Perhaps one of the most widely held, popular beliefs is that cranberry juice can help prevent recurrent UTIs or get rid of them. A UTI itself can severely impact multiple parts of the urinary system – the bladder, kidney, and urethra. While UTIs are possible in men, women are more than 30 times more likely to experience them, with 55-60% of women having experienced one in their lifetime. They also account for close to 25% of all bacterial infections seen in women clinically. Women’s urethras are more susceptible to bacteria entering the urinary tract, compared to men's. – if you experience pelvic pain, groin pain, urgent or frequent urination, or burning when you urinate, you should consult a healthcare professional for diagnosis of a possible UTI. Given the prominence of antibiotic resistance to Escherichia coli, implementing alternate strategies to reduce this exposure to antibiotics is essential to protecting yourself from antibiotic overuse. The majority of UTIs are caused by this bacterium, and this bacterium is becoming increasingly resistant to commonly prescribed UTI antibiotics like Bactrim and Cipro. Aside from conventional wisdom towards prevention (increasing hydration with water throughout the day and gentle cleaning), cranberries often have the potential to alleviate symptoms or help prevent recurrence – but they must be in the form of an extract, not just the juice. Most store-shelf cranberry juices are also loaded with added sugars and won’t offer any sort of health benefit. Recurring UTIs, while less common, are still a huge problem for a number of women and are often caused by the same pathogen. Do cranberries really work for UTIs? We’ll take a closer look at what the science says. Cranberry Extract for Uncomplicated UTIs - What the Science Says Cranberry extracts contain a compound known as ‘proanthocyanin or “tannin.” This reduces the adherence of E. coli within the urinary tract and the colonization of the bacteria. Studies show that extracts can help to prevent recurrent UTIs, but that cranberry juice is of little benefit. This is mainly due to the fact that there are not enough of the A-type proanthocyanins present in grocery store cranberry juice for it to be effective enough to stop bacteria from adhering to the walls of the bladder or urinary tract. One scientific review from 2013 found that cranberry extracts were found to be protective against recurrent UTIs, in a PAC (proanthocyanin) dose-dependent manner. You’ll typically want to look for 240 mg - 500 mg of cranberry extract per capsule, which contains ~15% PACs; 36 mg of PAC minimum in each capsule. Most brands won’t explicitly list the PAC content, so keep an eye out for the total mg of cranberry used per capsule. Taking a supplement like D-Mannose in conjunction with cranberry extract can help ensure faster elimination of bacteria, and shows greater efficacy at preventing bacteria from adhering. Given that cranberry extracts and unpasteurized cranberry juice products (with no added sugar) have no reported side effects and are of no harm, they offer a solution that is worth trying for any woman experiencing recurring UTIs.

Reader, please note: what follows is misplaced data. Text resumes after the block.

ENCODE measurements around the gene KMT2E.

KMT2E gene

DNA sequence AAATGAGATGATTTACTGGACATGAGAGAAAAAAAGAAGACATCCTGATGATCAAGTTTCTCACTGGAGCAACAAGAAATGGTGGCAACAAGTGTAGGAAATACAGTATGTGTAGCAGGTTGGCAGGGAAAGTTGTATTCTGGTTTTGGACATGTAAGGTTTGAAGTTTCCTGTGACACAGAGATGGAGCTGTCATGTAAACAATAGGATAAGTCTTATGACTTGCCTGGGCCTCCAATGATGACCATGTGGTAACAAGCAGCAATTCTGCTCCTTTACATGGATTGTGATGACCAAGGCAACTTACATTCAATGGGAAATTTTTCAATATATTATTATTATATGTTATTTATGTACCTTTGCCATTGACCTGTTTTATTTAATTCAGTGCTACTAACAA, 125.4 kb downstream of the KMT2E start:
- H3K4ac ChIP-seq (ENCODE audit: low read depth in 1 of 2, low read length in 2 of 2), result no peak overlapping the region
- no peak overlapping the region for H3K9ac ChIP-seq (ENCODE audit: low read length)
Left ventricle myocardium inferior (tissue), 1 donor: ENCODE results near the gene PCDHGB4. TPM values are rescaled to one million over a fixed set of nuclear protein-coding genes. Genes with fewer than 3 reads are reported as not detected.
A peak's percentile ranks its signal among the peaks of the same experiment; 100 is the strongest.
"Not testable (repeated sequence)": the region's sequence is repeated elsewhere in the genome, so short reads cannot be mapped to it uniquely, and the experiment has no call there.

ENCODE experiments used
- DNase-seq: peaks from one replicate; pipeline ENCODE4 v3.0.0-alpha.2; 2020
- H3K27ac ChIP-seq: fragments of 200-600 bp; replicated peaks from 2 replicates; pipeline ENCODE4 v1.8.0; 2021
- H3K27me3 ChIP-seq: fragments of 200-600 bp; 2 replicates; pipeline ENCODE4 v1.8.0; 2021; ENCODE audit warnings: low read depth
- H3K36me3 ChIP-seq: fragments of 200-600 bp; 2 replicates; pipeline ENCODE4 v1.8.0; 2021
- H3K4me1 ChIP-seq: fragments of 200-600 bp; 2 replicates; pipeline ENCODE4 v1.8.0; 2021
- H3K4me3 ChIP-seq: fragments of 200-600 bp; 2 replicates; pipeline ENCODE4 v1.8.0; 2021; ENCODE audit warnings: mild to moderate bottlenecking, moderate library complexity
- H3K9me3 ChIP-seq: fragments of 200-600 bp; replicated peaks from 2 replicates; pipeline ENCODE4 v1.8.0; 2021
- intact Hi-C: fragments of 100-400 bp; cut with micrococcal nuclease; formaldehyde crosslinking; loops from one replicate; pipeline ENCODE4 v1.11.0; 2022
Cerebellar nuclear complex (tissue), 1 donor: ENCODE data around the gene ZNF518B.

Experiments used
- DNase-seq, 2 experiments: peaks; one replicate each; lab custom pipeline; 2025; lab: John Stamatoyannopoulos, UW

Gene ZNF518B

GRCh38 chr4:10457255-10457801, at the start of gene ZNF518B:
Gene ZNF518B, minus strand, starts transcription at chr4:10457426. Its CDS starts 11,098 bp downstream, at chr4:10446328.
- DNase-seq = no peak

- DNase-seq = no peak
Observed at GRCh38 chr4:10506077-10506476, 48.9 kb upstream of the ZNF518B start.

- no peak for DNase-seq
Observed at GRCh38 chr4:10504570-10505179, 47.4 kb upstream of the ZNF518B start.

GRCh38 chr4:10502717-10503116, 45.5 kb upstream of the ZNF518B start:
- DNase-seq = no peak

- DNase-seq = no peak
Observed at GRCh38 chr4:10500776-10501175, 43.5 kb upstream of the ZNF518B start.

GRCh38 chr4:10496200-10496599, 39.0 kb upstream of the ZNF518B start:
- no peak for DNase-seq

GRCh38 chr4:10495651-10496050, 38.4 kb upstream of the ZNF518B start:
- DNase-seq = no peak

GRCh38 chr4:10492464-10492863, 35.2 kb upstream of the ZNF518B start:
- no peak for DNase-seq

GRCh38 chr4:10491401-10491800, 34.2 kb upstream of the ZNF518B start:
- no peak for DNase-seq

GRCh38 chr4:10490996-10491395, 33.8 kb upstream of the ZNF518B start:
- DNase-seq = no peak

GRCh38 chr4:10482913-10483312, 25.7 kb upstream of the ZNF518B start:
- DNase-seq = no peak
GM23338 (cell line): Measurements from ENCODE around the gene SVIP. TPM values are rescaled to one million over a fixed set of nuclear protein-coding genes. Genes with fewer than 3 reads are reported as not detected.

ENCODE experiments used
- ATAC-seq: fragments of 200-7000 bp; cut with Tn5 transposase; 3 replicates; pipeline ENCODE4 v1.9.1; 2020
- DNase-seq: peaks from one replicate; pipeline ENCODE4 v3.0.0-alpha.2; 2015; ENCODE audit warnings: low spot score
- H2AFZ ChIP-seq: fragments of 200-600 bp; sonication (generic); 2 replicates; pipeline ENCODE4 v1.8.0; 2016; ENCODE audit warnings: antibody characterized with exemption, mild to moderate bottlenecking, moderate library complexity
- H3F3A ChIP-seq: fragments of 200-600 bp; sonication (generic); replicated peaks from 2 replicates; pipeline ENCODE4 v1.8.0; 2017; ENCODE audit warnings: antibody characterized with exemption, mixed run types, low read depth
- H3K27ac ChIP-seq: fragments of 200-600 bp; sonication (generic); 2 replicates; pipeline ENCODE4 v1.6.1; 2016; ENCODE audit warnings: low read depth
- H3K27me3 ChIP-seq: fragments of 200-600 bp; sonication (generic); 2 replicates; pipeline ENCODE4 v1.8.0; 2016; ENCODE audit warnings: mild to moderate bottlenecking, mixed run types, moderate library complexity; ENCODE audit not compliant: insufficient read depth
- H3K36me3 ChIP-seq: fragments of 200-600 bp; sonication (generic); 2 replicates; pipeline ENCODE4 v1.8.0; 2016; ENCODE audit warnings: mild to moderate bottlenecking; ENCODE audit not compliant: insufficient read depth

A cursory Google search will prompt plenty of results associating marshmallow root with better digestive health, and “healing” the integrity of the gut for better health. But how exactly does it do this, and does it really work? First, let us touch on what marshmallow root is – before we approach it as a potent digestive aid for better gut health. Marshmallow root is “Althaea Officinalis,” a perennial herb that is most commonly native to Europe, West Africa, and West Asia. As an ancient ‘folk remedy,’ with widespread use across Middle Eastern countries, it has been consumed for thousands of years for relief of digestive and respiratory ailments. Most commonly, it is consumed in capsule, powdered, or tea form – occasionally, you will see alcohol or glycerin-based tinctures. Marshmallow root is also typically added to many ‘natural’ cosmetics and personal care items. How Marshmallow Root Protects the Lining of the Gut and can Help Restore Optimal Digestive Health In one study from 2011, an extract of marshmallow root was shown to help protect against gastric ulcers, platelet aggregation (clotting), and digestive inflammation. The extract also raised HDL cholesterol (the “good” cholesterol) while having no adverse impact on the liver or other health markers. When ingested, marshmallow root tends to bulk up, and form a gel-like consistency. This extract can help coat the stomach lining. Both marshmallow root and marshmallow tea – and by extension, supplements that are sold as “marshmallow extract” act as “mucilage.” This means that it sort of swells up when it comes into contact with water, and functions as a kind of fiber. Naturally, marshmallow root will contain various bioactive compounds, all of which seem to contribute toward beneficiary effects on digestive health: flavonoids, polyphenols, polysaccharides, and phenolic acids. Various studies proclaim an immediate effect by protecting “inflamed mucosa” or intestinal membrane. This is also seen in the respiratory tract. Marshmallow Root Dosage and Safety Profile Marshmallow root seems to have a high safety profile, and no negative side effects have been reported in people taking the supplement for colds, flu, cough, sore throat, respiratory issues, digestive issues, or IBD. Generally, the only concern is for those who may have diabetes, as it has been demonstrated to lower blood sugar levels. Otherwise, marshmallow root does not appear to impact any other health markers negatively. Marshmallow root comes in powders, capsules, tinctures, and tea forms. If you are taking marshmallow root specifically for digestive distress/disorders, your best option is to go for a capsule, alcohol-based tincture, or raw powder/tea. With tinctures, you’ll get the most concentrated dose, and with capsules, you’ll have the most possible control over the among you’re taking compared to teas or powders. Always stick to the recommended dosage as outlined on the product/bottle itself. The concentration may differ between brands, but the guideline for those with Crohn’s / UC or IBD is around ~6g daily, split into 2-3 daily doses. If you’re using a powdered form or raw tea, you’ll want to ensure you consume enough water as it can form a more gelatinous substance. As always, you should consult with a healthcare professional prior to use if you have any sort of pre-existing medical condition. We’d also advise taking it a couple of hours before or after other medications.